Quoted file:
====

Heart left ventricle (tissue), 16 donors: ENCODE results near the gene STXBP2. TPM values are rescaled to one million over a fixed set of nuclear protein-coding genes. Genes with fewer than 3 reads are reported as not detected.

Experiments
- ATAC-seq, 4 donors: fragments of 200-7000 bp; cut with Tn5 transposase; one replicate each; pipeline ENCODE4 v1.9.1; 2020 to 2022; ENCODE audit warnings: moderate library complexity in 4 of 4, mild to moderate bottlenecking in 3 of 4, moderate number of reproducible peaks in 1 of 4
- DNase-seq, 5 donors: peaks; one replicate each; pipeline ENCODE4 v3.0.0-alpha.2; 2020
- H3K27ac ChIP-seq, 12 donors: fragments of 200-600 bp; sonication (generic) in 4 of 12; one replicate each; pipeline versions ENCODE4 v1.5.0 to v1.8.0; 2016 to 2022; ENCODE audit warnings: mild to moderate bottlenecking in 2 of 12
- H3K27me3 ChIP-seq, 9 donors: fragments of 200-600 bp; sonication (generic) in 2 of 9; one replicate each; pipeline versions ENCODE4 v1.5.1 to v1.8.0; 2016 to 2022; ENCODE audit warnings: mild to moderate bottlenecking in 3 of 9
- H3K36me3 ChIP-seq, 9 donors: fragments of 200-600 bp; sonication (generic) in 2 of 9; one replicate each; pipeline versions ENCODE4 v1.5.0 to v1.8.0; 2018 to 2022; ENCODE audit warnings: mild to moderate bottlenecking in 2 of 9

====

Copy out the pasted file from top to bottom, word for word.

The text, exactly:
Heart left ventricle (tissue), 16 donors: ENCODE results near the gene STXBP2. TPM values are rescaled to one million over a fixed set of nuclear protein-coding genes. Genes with fewer than 3 reads are reported as not detected.

Experiments
- ATAC-seq, 4 donors: fragments of 200-7000 bp; cut with Tn5 transposase; one replicate each; pipeline ENCODE4 v1.9.1; 2020 to 2022; ENCODE audit warnings: moderate library complexity in 4 of 4, mild to moderate bottlenecking in 3 of 4, moderate number of reproducible peaks in 1 of 4
- DNase-seq, 5 donors: peaks; one replicate each; pipeline ENCODE4 v3.0.0-alpha.2; 2020
- H3K27ac ChIP-seq, 12 donors: fragments of 200-600 bp; sonication (generic) in 4 of 12; one replicate each; pipeline versions ENCODE4 v1.5.0 to v1.8.0; 2016 to 2022; ENCODE audit warnings: mild to moderate bottlenecking in 2 of 12
- H3K27me3 ChIP-seq, 9 donors: fragments of 200-600 bp; sonication (generic) in 2 of 9; one replicate each; pipeline versions ENCODE4 v1.5.1 to v1.8.0; 2016 to 2022; ENCODE audit warnings: mild to moderate bottlenecking in 3 of 9
- H3K36me3 ChIP-seq, 9 donors: fragments of 200-600 bp; sonication (generic) in 2 of 9; one replicate each; pipeline versions ENCODE4 v1.5.0 to v1.8.0; 2018 to 2022; ENCODE audit warnings: mild to moderate bottlenecking in 2 of 9